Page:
AN award-wining local tennis coach is heading to Abu Dhabi this week to lead the Great British learning disability tennis team in the Special Olympics Summer Games.

Amazingly this will be Lesley Whitehead's fifth Special Olympics and will secure her position as an innovator in improving people's lives through a passion for sport.

Lesley's love of the game started when she was 11 through watching Wimbledon on TV at home and she was encouraged by her dad to take up the game at her local club.

She soon made the county squad as a promising teenager but her forte was in coaching.

It was in 2002, when working at Westbridge in Nottingham, she set up a specific programme to cater for people with disability needs.

Lesley said: "It was the first tennis club in Britain to have its own tailored disability programme.

"I now specifically coach players with learning disability and I am contracted to the Lawn Tennis Association as a learning disability advisor and guide them on new initiatives."

Having been to Shanghai, Athens, Los Angeles, Lesley is working hard to get countries around the world to play elite disability tennis and create more competitions.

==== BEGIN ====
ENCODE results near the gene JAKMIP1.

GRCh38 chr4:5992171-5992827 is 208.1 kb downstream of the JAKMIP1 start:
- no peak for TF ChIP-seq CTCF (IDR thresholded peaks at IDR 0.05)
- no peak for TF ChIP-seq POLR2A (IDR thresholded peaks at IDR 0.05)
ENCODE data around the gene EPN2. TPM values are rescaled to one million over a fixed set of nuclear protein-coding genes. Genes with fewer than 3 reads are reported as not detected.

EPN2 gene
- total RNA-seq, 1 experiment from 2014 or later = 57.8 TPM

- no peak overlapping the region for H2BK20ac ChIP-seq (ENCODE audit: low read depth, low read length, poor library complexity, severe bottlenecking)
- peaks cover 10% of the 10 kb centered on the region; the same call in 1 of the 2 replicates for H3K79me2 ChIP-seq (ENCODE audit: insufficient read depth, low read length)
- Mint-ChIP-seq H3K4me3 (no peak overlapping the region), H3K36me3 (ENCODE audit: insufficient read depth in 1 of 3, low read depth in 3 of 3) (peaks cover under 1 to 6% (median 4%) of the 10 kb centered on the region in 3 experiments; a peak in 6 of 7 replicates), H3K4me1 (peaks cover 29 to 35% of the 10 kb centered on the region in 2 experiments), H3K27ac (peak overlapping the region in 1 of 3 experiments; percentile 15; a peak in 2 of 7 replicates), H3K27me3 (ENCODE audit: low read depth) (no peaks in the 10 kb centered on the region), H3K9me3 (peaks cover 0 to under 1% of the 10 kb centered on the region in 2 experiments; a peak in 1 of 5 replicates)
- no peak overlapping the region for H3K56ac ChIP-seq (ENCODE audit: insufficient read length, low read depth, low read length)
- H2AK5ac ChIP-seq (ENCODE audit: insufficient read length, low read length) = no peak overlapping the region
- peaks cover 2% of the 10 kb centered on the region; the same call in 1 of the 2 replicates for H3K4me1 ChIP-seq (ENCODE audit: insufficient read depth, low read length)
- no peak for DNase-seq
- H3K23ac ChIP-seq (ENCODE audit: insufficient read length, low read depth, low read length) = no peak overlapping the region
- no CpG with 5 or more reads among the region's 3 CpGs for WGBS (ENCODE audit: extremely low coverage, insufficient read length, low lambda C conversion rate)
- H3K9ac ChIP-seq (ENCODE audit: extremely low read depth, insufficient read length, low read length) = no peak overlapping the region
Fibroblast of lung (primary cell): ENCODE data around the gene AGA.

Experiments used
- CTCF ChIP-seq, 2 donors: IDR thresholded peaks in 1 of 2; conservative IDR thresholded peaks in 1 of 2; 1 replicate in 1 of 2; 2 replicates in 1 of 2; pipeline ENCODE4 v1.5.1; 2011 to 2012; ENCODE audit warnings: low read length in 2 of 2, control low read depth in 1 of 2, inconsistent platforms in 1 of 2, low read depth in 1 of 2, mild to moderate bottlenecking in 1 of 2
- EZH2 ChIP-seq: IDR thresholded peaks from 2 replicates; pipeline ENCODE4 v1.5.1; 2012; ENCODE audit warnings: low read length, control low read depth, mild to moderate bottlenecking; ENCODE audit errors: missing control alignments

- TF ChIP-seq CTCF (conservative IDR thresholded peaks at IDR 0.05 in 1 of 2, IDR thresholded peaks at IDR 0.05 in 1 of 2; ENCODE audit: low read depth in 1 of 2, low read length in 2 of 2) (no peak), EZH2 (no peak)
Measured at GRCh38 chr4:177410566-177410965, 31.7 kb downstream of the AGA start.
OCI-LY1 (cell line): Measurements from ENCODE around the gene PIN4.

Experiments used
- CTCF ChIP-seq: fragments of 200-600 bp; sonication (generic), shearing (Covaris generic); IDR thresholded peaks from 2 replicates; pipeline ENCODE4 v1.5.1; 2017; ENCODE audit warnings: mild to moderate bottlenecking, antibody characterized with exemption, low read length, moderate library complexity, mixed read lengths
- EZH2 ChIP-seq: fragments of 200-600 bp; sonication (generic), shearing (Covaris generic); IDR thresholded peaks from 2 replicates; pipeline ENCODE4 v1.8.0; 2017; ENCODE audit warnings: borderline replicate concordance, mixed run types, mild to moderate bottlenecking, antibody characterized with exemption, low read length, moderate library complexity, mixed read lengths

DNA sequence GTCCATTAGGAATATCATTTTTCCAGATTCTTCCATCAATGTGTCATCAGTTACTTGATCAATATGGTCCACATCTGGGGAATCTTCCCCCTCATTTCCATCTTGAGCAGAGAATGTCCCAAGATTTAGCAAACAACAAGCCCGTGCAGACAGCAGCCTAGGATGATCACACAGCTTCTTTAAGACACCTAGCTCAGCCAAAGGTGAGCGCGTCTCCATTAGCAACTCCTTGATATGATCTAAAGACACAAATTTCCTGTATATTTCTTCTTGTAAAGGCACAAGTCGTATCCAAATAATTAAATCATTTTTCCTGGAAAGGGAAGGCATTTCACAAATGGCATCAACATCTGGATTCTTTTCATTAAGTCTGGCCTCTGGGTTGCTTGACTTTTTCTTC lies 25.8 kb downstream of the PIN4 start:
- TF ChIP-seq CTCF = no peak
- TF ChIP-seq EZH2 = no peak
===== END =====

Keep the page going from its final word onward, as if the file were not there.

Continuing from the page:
She said: "I am looking forward to the Summer Games. It is the largest sporting event of its kind, with 190 countries competing.

"The participants amaze me all the time. If you give them opportunity and confidence, you can see them grow and their social skills improve. Each day I see them make amazing progress in what they can do and how much they love playing tennis."

Lesley, of Skelmorlie, is also involved in disability tennis in Glasgow, where she works with around 60 players.

He said: "It is about playing according to your ability, not your disability."

This group provides tennis opportunities for all disability groups (deaf, learning disability, visually impaired and wheelchair tennis) and is aided by grants and fundraising.

Lesley's work in this field has not gone unnoticed by the tennis authorities, having been selected by Tennis Scotland to win the Disability Programme of the Year, as well as the Aegon British Tennis Award for Disability Programme of the Year, which she describes as 'the icing on the cake'.

Lesley is also involved in officiating and organising tournaments for the LTA, and has also been assistant referee for west of Scotland tour events and ITF (International Tennis Federation) competitions

In her younger days, she also knew famous tennis mum and coach Judy Murray:

She added: "I don't think we ever played on the same court but we were always in the same tournament and just missed each other in the draws. She has done brilliantly well."

Lesley met her partner Tom A'Hara through the Special Olympics in 2005, where he was a cycling coach.

She is also the coach at Largs Tennis Club at Inverclyde Sports Centre which has junior and adult training programmes.